Modified-release paracetamol-containing products to be suspended from EU market
Recommendation endorsed due to the difficulty in managing overdose
The CMDh has endorsed by majority a European Medicines Agency recommendation to suspend marketing of modified- or prolonged-release products containing paracetamol (designed to release paracetamol slowly over a longer period than the usual immediate-release products). The recommendation was made by the Agency's experts in medicines safety, the Pharmacovigilance Risk Assessment Committee (PRAC).
CMDh agreed with the Agency's advice that the advantages of a longer-acting product did not outweigh the complications of managing an overdose of the medicine, since the treatment procedures for immediate-release products are not appropriate for modified-release paracetamol. In many cases, it may not be known whether an overdose of paracetamol involves immediate-release or modified-release products, making it difficult to decide how the overdose should be managed.
CMDh noted the PRAC conclusion that practical measures to sufficiently reduce the risk to patients had not been identified. Furthermore, it had not proved possible to agree a feasible and standardised way to adapt the management of overdose across the EU to cover both immediate- and modified-release paracetamol products. The CMDh therefore endorsed the PRAC recommendation that the marketing authorisations for medicines containing modified-release paracetamol, alone or combined with the opioid medicine tramadol, should be suspended.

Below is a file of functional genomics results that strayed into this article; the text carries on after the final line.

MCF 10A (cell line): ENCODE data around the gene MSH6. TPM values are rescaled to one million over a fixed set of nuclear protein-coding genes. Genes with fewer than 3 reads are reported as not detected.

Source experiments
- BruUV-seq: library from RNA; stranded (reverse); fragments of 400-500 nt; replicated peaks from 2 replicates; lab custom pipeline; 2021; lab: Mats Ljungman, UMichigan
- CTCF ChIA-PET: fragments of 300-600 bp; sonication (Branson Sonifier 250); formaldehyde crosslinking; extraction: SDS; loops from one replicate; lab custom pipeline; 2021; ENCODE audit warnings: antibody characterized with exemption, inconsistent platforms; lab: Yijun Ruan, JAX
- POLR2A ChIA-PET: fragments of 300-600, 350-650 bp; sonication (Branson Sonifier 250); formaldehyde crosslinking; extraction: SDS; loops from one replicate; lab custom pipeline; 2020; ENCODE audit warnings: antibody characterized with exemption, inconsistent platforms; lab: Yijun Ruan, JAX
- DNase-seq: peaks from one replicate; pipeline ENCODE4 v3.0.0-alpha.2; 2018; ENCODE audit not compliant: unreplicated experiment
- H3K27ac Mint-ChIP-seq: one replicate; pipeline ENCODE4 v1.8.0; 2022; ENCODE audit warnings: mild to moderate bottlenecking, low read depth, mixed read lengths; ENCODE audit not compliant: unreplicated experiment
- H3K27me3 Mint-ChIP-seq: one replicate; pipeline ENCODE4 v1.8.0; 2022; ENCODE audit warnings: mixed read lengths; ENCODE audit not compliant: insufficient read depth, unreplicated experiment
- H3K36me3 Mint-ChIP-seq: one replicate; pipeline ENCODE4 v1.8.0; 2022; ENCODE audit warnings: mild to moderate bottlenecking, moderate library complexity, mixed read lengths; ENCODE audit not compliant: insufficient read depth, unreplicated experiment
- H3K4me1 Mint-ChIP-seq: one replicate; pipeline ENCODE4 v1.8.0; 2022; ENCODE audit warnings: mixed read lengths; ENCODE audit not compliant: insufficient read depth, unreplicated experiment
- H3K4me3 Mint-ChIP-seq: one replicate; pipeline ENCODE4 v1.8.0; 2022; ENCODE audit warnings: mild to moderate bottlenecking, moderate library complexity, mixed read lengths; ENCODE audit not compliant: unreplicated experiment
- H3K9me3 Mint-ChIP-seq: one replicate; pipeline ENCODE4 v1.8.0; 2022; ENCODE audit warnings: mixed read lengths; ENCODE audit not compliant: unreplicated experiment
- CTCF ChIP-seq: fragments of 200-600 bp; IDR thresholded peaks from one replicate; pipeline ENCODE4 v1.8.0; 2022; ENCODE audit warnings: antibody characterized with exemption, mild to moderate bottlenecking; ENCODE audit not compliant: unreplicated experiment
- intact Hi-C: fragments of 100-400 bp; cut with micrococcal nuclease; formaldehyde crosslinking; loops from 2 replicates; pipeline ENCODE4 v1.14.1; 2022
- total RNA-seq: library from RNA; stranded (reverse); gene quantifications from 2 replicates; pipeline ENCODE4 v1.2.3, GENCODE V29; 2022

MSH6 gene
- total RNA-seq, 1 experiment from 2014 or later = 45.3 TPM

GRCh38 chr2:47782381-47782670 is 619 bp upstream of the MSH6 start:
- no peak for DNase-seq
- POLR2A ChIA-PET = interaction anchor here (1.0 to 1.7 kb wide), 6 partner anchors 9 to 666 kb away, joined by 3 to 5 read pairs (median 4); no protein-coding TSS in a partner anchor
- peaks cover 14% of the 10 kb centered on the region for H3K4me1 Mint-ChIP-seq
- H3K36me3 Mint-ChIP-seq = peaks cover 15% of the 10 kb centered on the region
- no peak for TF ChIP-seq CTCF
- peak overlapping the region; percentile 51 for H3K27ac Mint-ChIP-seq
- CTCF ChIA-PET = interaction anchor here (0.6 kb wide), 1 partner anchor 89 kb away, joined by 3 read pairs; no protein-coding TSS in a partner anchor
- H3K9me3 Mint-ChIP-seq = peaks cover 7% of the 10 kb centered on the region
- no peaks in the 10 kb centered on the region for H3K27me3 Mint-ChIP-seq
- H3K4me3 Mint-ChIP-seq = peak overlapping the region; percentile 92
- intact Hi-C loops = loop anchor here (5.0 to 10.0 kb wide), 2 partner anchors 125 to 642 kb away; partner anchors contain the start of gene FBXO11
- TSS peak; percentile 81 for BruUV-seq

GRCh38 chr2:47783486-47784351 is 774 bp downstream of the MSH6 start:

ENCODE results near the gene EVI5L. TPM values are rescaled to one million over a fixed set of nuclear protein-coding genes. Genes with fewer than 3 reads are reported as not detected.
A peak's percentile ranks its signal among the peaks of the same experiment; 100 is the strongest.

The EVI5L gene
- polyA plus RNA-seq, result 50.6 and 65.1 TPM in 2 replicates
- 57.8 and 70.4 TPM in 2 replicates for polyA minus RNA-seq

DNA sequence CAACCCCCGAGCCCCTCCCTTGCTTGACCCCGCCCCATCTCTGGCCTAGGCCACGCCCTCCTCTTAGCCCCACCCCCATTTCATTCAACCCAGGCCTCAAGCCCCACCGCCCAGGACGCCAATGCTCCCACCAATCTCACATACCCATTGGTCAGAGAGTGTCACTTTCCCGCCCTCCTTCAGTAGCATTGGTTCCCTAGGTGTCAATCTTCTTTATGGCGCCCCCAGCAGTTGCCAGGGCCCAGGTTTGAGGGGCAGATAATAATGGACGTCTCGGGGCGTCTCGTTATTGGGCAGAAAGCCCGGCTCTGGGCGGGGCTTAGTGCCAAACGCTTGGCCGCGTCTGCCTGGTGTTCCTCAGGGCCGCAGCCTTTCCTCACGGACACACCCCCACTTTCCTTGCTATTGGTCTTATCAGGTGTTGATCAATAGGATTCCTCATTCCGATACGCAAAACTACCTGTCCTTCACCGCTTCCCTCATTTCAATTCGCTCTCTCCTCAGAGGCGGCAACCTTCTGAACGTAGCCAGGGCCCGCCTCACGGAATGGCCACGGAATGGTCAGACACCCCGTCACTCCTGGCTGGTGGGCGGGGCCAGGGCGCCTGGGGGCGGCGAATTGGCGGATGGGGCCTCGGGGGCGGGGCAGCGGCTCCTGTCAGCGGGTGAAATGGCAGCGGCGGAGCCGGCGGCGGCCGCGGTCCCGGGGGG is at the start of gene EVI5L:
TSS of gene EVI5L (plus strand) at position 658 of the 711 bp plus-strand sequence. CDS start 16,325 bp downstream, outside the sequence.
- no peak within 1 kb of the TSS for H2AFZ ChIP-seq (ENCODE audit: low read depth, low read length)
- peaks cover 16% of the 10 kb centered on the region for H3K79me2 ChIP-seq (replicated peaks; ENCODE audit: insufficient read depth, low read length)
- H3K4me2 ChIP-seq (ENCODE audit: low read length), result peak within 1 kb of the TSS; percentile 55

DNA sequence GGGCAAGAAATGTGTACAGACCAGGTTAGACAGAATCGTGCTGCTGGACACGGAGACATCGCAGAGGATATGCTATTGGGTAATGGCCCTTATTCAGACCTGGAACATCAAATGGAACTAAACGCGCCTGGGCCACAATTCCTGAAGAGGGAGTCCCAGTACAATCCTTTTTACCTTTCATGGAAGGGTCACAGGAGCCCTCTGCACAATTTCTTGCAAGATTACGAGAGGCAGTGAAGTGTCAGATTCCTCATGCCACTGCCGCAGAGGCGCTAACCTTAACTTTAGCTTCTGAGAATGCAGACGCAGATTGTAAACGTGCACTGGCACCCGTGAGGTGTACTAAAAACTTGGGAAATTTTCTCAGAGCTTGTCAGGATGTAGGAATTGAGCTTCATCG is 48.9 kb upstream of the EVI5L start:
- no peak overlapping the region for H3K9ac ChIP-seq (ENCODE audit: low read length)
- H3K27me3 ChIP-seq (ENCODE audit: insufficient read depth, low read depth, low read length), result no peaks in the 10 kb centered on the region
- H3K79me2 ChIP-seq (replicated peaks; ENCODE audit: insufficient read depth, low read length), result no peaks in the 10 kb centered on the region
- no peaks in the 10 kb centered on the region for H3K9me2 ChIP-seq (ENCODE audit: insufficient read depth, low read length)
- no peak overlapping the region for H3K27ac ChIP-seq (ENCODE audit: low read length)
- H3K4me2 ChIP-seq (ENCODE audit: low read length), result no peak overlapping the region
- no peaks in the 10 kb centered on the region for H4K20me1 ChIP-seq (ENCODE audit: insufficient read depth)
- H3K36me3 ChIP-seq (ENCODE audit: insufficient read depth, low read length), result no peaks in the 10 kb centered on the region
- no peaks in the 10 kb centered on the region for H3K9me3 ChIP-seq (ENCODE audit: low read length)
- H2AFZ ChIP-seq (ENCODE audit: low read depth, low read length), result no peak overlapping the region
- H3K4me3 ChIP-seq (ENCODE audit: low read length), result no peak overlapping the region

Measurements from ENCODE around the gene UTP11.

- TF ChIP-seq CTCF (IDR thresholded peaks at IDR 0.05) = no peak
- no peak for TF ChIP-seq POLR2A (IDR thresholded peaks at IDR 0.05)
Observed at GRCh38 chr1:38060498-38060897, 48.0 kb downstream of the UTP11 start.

The medicines will remain suspended unless the companies that hold the marketing authorisations can provide evidence of appropriate and practical EU-wide measures to help prevent overdose with these products and adequately reduce its risks.
Immediate-release paracetamol products, which are not affected by this review, will continue to be available as before.
Because the CMDh decision was agreed by majority vote it will now be sent to the European Commission which will issue a final legally binding decision valid throughout the EU.
Information for patients
- Paracetamol medicines designed to release the active ingredient over a long period (modified-release medicines) are being taken off the market.
- These modified-release medicines are being removed from the market because of the difficulty in managing overdoses.
- Some modified-release medicines are available in combination with another painkiller, tramadol. These combination products are also being removed.